University of Chicago, Booth School of Business, Charles M. Harper Center
Organized around the Winter Garden, now one of the University’s favorite gathering spaces, the building’s architecture complements two adjacent landmark buildings: Frank Lloyd Wright’s Robie House, an exemplar of his Prairie Style, to the north, and the University of Chicago’s Gothic-style Rockefeller Chapel to the west.
Having been located in multiple buildings across campus, the University of Chicago, Booth School of Business held an international architectural competition for a new facility that would integrate its departments and programs. Viñoly design provides abundant communal and teaching spaces, while architecturally complementing two adjacent landmark buildings: Frank Lloyd Wright’s Robie House, an exemplar of his Prairie Style, to the north, and the university’s Gothic-style Rockefeller Chapel to the west.
The Booth School of Business is centered on the Winter Garden, a six-story glass atrium that floods the building with natural light, establishes a public gathering place, and organizes the building’s program elements. The Winter Garden’s roof is made up of a set of four, four-pointed vaults built of tubular steel with proportions that follow those of the Rockefeller Chapel’s lancet windows. The Winter Garden’s four main structural columns flare outward as they rise, resembling the branches of trees in a garden, while funneling rainwater on the exterior down through the center of the columns and into a reservoir.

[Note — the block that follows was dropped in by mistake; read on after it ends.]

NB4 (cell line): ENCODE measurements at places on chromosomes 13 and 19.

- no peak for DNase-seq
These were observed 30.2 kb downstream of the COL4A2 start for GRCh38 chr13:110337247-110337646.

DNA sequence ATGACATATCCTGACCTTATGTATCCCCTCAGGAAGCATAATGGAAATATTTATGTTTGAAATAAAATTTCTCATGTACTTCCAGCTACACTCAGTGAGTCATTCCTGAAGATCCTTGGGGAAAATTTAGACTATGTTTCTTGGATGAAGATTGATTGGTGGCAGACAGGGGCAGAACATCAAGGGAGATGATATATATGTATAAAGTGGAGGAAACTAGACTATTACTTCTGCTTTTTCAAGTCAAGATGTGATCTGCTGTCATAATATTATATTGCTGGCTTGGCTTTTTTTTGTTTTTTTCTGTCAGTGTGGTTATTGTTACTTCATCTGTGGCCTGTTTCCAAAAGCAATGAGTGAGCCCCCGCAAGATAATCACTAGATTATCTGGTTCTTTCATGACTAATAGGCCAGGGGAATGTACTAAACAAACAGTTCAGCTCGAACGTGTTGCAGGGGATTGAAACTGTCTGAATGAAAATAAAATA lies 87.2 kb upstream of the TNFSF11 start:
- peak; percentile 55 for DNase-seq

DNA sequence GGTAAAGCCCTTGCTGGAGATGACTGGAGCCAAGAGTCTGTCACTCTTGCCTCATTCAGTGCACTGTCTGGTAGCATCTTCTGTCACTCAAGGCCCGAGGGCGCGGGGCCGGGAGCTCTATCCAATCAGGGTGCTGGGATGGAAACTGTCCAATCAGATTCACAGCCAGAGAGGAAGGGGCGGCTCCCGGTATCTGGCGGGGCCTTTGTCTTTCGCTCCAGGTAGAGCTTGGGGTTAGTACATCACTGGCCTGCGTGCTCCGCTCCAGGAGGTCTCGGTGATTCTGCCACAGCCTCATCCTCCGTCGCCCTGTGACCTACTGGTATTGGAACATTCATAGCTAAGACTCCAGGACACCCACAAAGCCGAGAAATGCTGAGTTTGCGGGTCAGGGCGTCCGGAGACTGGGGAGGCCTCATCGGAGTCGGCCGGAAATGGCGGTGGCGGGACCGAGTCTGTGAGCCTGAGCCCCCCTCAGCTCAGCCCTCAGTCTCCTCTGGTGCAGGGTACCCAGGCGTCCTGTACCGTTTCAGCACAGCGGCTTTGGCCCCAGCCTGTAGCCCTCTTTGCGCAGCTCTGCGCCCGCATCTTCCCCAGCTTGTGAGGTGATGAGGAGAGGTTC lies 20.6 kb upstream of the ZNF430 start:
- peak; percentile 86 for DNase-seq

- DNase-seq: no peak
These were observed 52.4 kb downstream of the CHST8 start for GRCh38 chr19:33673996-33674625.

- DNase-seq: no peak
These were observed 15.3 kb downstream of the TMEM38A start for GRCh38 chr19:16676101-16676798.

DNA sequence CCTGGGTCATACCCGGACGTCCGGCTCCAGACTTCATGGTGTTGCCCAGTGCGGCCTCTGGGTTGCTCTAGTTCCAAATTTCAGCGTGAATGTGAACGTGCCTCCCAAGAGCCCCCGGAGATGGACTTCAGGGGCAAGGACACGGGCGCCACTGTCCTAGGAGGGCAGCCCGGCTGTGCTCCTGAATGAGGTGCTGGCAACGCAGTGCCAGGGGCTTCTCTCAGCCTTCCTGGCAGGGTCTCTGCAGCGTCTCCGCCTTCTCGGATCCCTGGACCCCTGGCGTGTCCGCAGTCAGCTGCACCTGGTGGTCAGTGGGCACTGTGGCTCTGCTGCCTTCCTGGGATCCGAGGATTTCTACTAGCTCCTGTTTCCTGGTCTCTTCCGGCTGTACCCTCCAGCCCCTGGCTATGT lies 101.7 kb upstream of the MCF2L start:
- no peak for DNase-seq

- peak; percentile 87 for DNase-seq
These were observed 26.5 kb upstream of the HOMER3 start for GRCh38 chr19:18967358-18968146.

The building perimeter is divided into two orders. A lower element, clad in horizontal panels of the same Indiana limestone that is widely used on other campus structures, establishes the scale of the base of the building and echoes the horizontal composition of Wright’s Robie House. Faculty offices above the base are set back to minimize the overall mass and are clad with a glazed curtain wall.
Classrooms and lecture halls are located on a single floor below grade and natural light from the Winter Garden enters this level through a ring of triple-height spaces that link the lower floor with the Winter Garden’s triple-height space. In this horizontal arrangement of programs, student services, the communal space of the Winter Garden, and recreational areas are arranged at ground level on the first floor, with administrative and faculty functions on floors two through five. The cafeteria and administrative offices are on floor two; faculty and post-doctoral offices, conference center, library, and researchers’ offices are on floors three to five.
This vertical stacking allows for most public functions to activate the main floor of the Winter Garden where the most visible activity is, and for more private areas, including faculty offices, to be above. The communal public space facilitates communication and interactions between students and faculty.